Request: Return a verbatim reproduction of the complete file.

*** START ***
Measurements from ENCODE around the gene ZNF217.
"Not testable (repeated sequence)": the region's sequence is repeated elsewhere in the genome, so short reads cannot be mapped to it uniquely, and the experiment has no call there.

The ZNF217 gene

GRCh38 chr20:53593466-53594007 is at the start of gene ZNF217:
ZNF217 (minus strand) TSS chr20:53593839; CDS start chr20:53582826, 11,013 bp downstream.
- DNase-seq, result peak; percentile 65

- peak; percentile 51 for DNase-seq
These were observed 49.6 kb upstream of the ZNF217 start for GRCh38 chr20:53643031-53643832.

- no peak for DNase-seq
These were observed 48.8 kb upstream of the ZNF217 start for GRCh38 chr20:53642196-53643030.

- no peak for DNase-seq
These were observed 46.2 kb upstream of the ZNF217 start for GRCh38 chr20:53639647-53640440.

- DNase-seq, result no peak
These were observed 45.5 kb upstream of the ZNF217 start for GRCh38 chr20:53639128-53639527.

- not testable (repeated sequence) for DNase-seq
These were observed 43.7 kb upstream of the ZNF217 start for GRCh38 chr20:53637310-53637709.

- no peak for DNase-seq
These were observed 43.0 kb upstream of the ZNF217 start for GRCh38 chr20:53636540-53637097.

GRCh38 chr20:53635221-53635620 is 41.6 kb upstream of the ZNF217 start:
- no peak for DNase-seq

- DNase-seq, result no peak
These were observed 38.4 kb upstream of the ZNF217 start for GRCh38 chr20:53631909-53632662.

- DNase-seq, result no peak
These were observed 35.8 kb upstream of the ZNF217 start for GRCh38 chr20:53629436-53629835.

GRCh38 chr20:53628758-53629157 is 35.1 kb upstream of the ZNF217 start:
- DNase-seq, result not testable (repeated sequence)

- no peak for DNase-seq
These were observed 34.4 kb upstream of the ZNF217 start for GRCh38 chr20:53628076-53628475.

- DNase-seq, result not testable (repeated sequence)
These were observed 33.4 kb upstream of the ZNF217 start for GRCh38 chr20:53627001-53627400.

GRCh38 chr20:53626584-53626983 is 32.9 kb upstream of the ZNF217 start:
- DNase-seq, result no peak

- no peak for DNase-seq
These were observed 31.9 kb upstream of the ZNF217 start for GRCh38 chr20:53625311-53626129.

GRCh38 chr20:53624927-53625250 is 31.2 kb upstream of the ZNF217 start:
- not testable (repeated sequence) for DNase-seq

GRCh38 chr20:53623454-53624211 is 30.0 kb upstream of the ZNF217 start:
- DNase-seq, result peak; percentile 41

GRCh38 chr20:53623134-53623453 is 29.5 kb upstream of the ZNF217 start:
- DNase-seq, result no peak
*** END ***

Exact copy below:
Measurements from ENCODE around the gene ZNF217.
"Not testable (repeated sequence)": the region's sequence is repeated elsewhere in the genome, so short reads cannot be mapped to it uniquely, and the experiment has no call there.

The ZNF217 gene

GRCh38 chr20:53593466-53594007 is at the start of gene ZNF217:
ZNF217 (minus strand) TSS chr20:53593839; CDS start chr20:53582826, 11,013 bp downstream.
- DNase-seq, result peak; percentile 65

- peak; percentile 51 for DNase-seq
These were observed 49.6 kb upstream of the ZNF217 start for GRCh38 chr20:53643031-53643832.

- no peak for DNase-seq
These were observed 48.8 kb upstream of the ZNF217 start for GRCh38 chr20:53642196-53643030.

- no peak for DNase-seq
These were observed 46.2 kb upstream of the ZNF217 start for GRCh38 chr20:53639647-53640440.

- DNase-seq, result no peak
These were observed 45.5 kb upstream of the ZNF217 start for GRCh38 chr20:53639128-53639527.

- not testable (repeated sequence) for DNase-seq
These were observed 43.7 kb upstream of the ZNF217 start for GRCh38 chr20:53637310-53637709.

- no peak for DNase-seq
These were observed 43.0 kb upstream of the ZNF217 start for GRCh38 chr20:53636540-53637097.

GRCh38 chr20:53635221-53635620 is 41.6 kb upstream of the ZNF217 start:
- no peak for DNase-seq

- DNase-seq, result no peak
These were observed 38.4 kb upstream of the ZNF217 start for GRCh38 chr20:53631909-53632662.

- DNase-seq, result no peak
These were observed 35.8 kb upstream of the ZNF217 start for GRCh38 chr20:53629436-53629835.

GRCh38 chr20:53628758-53629157 is 35.1 kb upstream of the ZNF217 start:
- DNase-seq, result not testable (repeated sequence)

- no peak for DNase-seq
These were observed 34.4 kb upstream of the ZNF217 start for GRCh38 chr20:53628076-53628475.

- DNase-seq, result not testable (repeated sequence)
These were observed 33.4 kb upstream of the ZNF217 start for GRCh38 chr20:53627001-53627400.

GRCh38 chr20:53626584-53626983 is 32.9 kb upstream of the ZNF217 start:
- DNase-seq, result no peak

- no peak for DNase-seq
These were observed 31.9 kb upstream of the ZNF217 start for GRCh38 chr20:53625311-53626129.

GRCh38 chr20:53624927-53625250 is 31.2 kb upstream of the ZNF217 start:
- not testable (repeated sequence) for DNase-seq

GRCh38 chr20:53623454-53624211 is 30.0 kb upstream of the ZNF217 start:
- DNase-seq, result peak; percentile 41

GRCh38 chr20:53623134-53623453 is 29.5 kb upstream of the ZNF217 start:
- DNase-seq, result no peak